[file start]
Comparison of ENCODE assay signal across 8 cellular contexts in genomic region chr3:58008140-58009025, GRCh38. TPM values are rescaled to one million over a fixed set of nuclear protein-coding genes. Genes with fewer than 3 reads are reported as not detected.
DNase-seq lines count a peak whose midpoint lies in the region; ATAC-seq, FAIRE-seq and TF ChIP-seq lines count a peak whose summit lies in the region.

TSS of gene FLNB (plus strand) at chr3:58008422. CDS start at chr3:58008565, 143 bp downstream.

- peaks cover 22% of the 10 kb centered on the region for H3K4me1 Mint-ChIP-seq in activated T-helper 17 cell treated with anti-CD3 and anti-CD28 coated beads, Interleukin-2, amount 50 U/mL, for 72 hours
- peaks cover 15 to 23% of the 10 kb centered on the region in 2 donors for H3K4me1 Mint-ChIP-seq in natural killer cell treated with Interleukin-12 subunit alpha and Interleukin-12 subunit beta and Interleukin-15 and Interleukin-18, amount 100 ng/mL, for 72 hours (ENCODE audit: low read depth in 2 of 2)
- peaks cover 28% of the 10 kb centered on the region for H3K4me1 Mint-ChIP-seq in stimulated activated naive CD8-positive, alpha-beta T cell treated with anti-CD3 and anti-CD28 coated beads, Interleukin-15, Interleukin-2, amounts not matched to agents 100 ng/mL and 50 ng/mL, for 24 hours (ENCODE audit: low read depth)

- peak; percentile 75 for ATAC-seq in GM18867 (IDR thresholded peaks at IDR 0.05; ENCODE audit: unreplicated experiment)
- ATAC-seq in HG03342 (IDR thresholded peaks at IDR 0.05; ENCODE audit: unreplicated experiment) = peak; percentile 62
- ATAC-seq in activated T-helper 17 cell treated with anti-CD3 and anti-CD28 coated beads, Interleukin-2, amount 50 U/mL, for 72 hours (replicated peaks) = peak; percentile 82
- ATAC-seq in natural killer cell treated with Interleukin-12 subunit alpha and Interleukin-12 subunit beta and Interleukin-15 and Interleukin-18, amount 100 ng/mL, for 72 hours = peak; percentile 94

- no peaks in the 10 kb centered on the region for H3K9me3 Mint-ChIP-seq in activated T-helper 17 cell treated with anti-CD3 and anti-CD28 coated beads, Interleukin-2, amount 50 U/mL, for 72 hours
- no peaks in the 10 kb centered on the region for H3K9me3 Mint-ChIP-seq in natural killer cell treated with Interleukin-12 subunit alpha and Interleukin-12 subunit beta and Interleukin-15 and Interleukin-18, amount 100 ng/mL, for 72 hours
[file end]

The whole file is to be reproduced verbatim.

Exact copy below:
Comparison of ENCODE assay signal across 8 cellular contexts in genomic region chr3:58008140-58009025, GRCh38. TPM values are rescaled to one million over a fixed set of nuclear protein-coding genes. Genes with fewer than 3 reads are reported as not detected.
DNase-seq lines count a peak whose midpoint lies in the region; ATAC-seq, FAIRE-seq and TF ChIP-seq lines count a peak whose summit lies in the region.

TSS of gene FLNB (plus strand) at chr3:58008422. CDS start at chr3:58008565, 143 bp downstream.

- peaks cover 22% of the 10 kb centered on the region for H3K4me1 Mint-ChIP-seq in activated T-helper 17 cell treated with anti-CD3 and anti-CD28 coated beads, Interleukin-2, amount 50 U/mL, for 72 hours
- peaks cover 15 to 23% of the 10 kb centered on the region in 2 donors for H3K4me1 Mint-ChIP-seq in natural killer cell treated with Interleukin-12 subunit alpha and Interleukin-12 subunit beta and Interleukin-15 and Interleukin-18, amount 100 ng/mL, for 72 hours (ENCODE audit: low read depth in 2 of 2)
- peaks cover 28% of the 10 kb centered on the region for H3K4me1 Mint-ChIP-seq in stimulated activated naive CD8-positive, alpha-beta T cell treated with anti-CD3 and anti-CD28 coated beads, Interleukin-15, Interleukin-2, amounts not matched to agents 100 ng/mL and 50 ng/mL, for 24 hours (ENCODE audit: low read depth)

- peak; percentile 75 for ATAC-seq in GM18867 (IDR thresholded peaks at IDR 0.05; ENCODE audit: unreplicated experiment)
- ATAC-seq in HG03342 (IDR thresholded peaks at IDR 0.05; ENCODE audit: unreplicated experiment) = peak; percentile 62
- ATAC-seq in activated T-helper 17 cell treated with anti-CD3 and anti-CD28 coated beads, Interleukin-2, amount 50 U/mL, for 72 hours (replicated peaks) = peak; percentile 82
- ATAC-seq in natural killer cell treated with Interleukin-12 subunit alpha and Interleukin-12 subunit beta and Interleukin-15 and Interleukin-18, amount 100 ng/mL, for 72 hours = peak; percentile 94

- no peaks in the 10 kb centered on the region for H3K9me3 Mint-ChIP-seq in activated T-helper 17 cell treated with anti-CD3 and anti-CD28 coated beads, Interleukin-2, amount 50 U/mL, for 72 hours
- no peaks in the 10 kb centered on the region for H3K9me3 Mint-ChIP-seq in natural killer cell treated with Interleukin-12 subunit alpha and Interleukin-12 subunit beta and Interleukin-15 and Interleukin-18, amount 100 ng/mL, for 72 hours